The Film begins with Abdul Karim (Ali Fazal), who was picked for the position of a clerk from a jail in Uttar Pradesh in the year 1887, to present a ceremonial coin, “Mohar” at Victoria’s Golden Jubilee banquet in England, only cause the job required a man who is tall. This also included Mohammed (Adeel Akhtar) who isn’t that tall but lands up there by accident. Their stint was supposed to be a small one until things went haywire. Queen Victoria (Judi Dench), who is in her twilight years now, is tired of inexorable royal duties. She longs for some novelty which young Abdul, with his knowledge and great storytelling skills, fulfills delightfully. Abdul considers the Queen a very special person, and their kindness towards each other is enthralling. The developing bond of friendship between them, and the efforts made by her racist and classist court and heirs to stop it is the entire film about.
The film highlights the fact that the Queen was truly a non-racist in an era of unthinkable racism. The setting is quite remarkable here. The film shows some fairly progressive views of hers, like the appointment of a Muslim to a key role in the royal household, is a conquest for diversity. Judi Dench, who was previously seen playing a younger version of the Queen in Mrs.Brown, is in terrific form once again. She masterly captures all the nuances required to play an aged, lonely yet determined Queen. It is absolutely amazing to see her playing weary and spunky with equal believability. Ali Fazal performs his innocent and charming character of Abdul nicely. It is a big feat for a young actor to be able to stand in front of an accomplished actor like Dench and he has managed to make most of the opportunity. They’re an appealing bunch, cast-wise: Paul Higgins is briskly funny as the Queen’s private physician Dr. Reid, Olivia Williams winningly aloof as Baroness Churchill, Eddie Izzard uncannily Tim Curry-like as the scheming Bertie, the Prince of Wales and Victoria’s eldest son, Adeel Akhtar’s terrific comic value as Abdul’s lugubrious assistant. But their growing impatience with Abdul is easier to sympathize with than it’s probably supposed to be: he does become annoying, largely, because the film gives him a genial glow instead of a character, and banks on you not noticing the difference.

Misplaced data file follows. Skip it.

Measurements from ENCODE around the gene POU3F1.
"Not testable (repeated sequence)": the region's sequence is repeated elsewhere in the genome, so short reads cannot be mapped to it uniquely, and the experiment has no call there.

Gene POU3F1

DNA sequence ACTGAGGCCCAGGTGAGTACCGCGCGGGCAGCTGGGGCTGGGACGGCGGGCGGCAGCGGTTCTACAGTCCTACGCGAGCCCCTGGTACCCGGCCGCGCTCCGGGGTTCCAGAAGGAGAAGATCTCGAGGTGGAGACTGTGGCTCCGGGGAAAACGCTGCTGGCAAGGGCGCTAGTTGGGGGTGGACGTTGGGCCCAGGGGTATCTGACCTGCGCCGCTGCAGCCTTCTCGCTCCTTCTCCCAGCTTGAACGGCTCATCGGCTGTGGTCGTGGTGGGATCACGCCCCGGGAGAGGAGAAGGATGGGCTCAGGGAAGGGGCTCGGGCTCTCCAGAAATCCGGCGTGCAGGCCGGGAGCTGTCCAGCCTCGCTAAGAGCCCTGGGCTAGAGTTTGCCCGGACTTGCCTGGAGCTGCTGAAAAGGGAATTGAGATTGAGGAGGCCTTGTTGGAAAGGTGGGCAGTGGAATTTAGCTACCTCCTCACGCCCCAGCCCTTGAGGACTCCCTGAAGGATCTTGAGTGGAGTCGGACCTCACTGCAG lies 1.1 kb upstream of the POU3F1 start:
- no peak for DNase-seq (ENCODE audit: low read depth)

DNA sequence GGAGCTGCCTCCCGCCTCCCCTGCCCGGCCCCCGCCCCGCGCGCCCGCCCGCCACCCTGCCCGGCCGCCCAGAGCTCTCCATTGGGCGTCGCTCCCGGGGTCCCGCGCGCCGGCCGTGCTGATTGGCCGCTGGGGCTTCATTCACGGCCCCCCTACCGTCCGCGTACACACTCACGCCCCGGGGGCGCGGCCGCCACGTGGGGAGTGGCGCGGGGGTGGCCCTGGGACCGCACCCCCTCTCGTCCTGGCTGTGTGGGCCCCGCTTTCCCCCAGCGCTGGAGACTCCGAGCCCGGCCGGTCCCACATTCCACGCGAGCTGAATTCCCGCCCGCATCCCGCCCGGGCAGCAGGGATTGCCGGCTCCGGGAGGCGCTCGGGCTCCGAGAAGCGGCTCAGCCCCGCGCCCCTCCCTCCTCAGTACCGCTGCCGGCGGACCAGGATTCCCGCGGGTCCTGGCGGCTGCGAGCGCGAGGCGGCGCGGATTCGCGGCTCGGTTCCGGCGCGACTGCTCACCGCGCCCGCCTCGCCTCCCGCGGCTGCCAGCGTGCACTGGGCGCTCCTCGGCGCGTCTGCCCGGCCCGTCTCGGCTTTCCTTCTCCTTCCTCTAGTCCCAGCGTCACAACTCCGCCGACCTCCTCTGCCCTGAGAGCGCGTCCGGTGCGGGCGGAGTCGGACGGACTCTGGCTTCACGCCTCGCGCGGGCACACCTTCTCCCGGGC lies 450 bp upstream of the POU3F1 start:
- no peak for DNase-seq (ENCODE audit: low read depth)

Stephen Frears (Florence Foster Jenkins, Philomena) struggles to manage the smooth flow of the story. A fascinating tale of friendship and such good chemistry between the cast could’ve been directed in a much better way, but Frears’ direction comes off one note.
All in all, Victoria And Abdul is a simple movie about an interesting friendship between the empress and a servant. We give it 3 stars with a kink!
The Film begins with Abdul Karim (Ali Fazal), who was picked for the position of a clerk from a jail in Uttar Pradesh in the year 1887, to present...3.0